Osborne ducks a parliamentary grilling, sending twitter into a #WheresGeorge frenzy

Tracy Keeling

On Monday afternoon, George Osborne failed to show up in parliament for an emergency question raised by John McDonnell. The Shadow Chancellor had wanted to ask Osborne what he planned to do about the £4.4bn shortfall in his budget. As McDonnell noted, the gigantic budgetary black hole is largely due to the government having already “withdrawn a large part of its budget” by dropping plans to reduce Personal Independence Payments (PIPS).

David Gauke, the financial secretary to the Treasury, was sent to the House of Commons to defend the now cavernous holes in the government’s fiscal plans. But there was another void on people’s minds – the one the Chancellor has fallen into. Osborne has been near invisible since Ian Duncan Smith announced his shock resignation on 18 March. But this suspicious absence has been more than filled by social media users asking the simple question…#WheresGeorge?

Some, of course, thought it might be a deliberate shun:

Others suspect the Tories may be ‘all in it together’ when it comes to keeping Gideon’s profile low:

Or, could he just be busy working out how to solve the ungodly mess he got himself into?

According to some, we should put the screws on other ministers for their part in the chancellor’s disappearance:

https://twitter.com/ailsakellett/status/711990488157569024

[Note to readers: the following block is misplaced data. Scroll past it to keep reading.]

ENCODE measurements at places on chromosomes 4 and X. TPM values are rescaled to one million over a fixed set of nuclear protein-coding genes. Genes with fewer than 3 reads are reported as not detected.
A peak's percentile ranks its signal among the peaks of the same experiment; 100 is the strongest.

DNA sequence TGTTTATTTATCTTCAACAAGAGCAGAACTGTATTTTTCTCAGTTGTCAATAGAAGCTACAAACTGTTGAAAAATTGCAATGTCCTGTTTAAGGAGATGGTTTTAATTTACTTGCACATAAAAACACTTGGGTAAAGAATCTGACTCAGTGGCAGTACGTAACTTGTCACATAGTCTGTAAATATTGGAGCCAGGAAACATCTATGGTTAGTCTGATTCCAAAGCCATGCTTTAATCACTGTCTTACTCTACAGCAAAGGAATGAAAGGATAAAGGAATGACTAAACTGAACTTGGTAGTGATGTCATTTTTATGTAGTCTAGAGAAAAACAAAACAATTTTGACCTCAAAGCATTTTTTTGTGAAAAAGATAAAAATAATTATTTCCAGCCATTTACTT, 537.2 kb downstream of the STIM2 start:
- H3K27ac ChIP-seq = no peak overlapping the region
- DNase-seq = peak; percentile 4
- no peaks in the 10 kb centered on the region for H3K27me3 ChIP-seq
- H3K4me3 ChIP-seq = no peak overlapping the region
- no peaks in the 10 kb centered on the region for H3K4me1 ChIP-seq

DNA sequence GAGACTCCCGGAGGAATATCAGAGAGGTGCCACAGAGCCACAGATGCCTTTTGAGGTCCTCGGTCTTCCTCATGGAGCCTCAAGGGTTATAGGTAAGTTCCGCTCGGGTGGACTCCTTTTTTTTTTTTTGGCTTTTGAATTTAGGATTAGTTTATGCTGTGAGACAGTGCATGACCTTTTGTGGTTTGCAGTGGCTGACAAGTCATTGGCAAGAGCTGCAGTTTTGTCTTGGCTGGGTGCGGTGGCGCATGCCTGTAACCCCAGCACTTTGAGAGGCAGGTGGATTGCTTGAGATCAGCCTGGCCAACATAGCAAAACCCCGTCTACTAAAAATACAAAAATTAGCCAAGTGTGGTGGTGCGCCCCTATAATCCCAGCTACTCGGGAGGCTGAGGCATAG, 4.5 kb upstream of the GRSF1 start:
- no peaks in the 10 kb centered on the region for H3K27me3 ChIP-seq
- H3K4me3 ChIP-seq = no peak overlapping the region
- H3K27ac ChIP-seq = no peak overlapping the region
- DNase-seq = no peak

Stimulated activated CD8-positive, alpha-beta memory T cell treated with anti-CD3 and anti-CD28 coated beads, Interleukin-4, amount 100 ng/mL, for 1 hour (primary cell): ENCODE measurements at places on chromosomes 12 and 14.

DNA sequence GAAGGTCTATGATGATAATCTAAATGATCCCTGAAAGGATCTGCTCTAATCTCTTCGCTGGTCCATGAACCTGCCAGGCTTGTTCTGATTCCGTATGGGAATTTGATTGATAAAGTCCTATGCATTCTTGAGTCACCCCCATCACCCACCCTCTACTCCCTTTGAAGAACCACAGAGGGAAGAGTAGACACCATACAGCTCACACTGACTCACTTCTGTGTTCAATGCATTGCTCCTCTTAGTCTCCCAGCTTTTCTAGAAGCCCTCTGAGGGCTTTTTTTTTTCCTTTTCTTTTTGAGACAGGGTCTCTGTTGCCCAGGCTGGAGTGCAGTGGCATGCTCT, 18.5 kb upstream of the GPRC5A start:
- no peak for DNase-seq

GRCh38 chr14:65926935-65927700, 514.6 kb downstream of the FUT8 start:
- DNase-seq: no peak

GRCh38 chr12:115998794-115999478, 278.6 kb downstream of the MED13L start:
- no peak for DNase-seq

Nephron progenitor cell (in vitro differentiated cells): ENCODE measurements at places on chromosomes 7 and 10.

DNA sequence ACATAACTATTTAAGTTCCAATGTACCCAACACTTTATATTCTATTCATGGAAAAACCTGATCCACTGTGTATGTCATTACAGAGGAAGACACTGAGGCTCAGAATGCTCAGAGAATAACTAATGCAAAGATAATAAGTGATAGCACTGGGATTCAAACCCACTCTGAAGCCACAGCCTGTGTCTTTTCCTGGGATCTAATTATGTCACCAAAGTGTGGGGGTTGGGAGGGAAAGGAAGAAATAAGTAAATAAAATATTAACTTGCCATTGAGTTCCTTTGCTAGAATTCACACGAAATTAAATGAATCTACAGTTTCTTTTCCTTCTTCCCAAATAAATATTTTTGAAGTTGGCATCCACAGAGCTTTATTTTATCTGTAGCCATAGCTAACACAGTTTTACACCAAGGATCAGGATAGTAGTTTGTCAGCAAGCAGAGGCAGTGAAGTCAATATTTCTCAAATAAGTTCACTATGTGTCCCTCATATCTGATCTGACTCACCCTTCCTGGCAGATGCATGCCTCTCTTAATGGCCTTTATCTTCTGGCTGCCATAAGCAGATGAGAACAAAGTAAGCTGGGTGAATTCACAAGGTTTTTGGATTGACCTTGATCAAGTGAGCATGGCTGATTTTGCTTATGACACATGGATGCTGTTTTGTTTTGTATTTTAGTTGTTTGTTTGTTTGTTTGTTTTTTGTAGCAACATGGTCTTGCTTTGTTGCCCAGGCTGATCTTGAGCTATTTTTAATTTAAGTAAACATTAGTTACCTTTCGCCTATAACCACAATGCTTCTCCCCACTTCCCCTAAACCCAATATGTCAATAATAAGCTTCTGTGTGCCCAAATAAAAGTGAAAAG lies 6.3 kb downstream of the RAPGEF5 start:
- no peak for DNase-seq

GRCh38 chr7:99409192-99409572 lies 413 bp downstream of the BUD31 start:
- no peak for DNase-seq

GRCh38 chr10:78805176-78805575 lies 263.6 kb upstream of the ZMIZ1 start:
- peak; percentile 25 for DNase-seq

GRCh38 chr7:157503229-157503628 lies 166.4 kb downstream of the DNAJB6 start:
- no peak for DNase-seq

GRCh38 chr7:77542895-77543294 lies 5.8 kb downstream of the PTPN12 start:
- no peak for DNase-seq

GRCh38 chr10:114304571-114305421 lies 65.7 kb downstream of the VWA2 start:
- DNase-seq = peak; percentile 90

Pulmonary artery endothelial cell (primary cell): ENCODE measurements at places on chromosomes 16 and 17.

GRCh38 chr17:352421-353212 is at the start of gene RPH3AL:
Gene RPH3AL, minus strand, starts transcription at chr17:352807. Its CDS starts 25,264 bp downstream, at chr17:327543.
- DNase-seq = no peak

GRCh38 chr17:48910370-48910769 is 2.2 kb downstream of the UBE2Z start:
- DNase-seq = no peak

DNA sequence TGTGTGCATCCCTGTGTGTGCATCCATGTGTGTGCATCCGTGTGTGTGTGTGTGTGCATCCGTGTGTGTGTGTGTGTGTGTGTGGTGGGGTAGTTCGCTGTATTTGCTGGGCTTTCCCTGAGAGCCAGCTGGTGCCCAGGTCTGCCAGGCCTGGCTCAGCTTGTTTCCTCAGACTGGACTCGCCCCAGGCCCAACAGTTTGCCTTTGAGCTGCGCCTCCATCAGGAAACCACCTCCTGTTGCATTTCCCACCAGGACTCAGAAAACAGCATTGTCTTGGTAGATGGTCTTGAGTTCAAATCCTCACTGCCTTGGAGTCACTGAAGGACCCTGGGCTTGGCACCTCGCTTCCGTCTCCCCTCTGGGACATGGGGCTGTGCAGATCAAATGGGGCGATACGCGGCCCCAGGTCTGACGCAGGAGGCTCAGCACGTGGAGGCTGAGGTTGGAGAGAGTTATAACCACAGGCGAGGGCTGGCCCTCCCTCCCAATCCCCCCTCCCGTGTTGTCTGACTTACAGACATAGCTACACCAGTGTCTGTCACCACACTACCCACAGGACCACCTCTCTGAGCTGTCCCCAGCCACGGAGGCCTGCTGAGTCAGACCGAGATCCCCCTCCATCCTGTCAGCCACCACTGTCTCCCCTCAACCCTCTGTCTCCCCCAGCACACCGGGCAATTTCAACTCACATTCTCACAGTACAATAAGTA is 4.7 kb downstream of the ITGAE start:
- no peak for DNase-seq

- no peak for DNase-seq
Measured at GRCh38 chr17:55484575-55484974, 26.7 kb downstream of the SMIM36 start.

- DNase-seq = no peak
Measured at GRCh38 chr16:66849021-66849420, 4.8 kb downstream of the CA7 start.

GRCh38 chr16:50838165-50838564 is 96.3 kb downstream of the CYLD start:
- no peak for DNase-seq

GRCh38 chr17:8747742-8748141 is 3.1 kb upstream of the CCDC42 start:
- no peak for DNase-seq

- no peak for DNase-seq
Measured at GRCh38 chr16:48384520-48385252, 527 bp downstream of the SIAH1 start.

Or, perhaps he’s locked himself away, cowering at the thought of being subject to his own policies:

And some social media commentators voiced what’s surely Osborne’s worst fear:

Regardless of the reason behind Osborne’s absence, he can’t shirk his responsibilities forever. David Cameron has claimed the Chancellor will be in parliament on Tuesday to face the furore over his budget catastrophe. But his casual dismissal of McDonnell’s request to confront this emergency question in parliament will do little to quiet the voices calling for his resignation.

It’s time for the chancellor to face the music, and put Twitter out of its mirth-filled misery.

Image via Red Labour on Twitter

We need your help ...

The coronavirus pandemic is changing our world, fast. And we will do all we can to keep bringing you news and analysis throughout. But we are worried about maintaining enough income to pay our staff and minimal overheads.

Now, more than ever, we need a vibrant, independent media that holds the government to account and calls it out when it puts vested economic interests above human lives. We need a media that shows solidarity with the people most affected by the crisis – and one that can help to build a world based on collaboration and compassion.

We have been fighting against an establishment that is trying to shut us down. And like most independent media, we don’t have the deep pockets of investors to call on to bail us out.

Can you help by chipping in a few pounds each month?

The Canary Support us

Comments are closed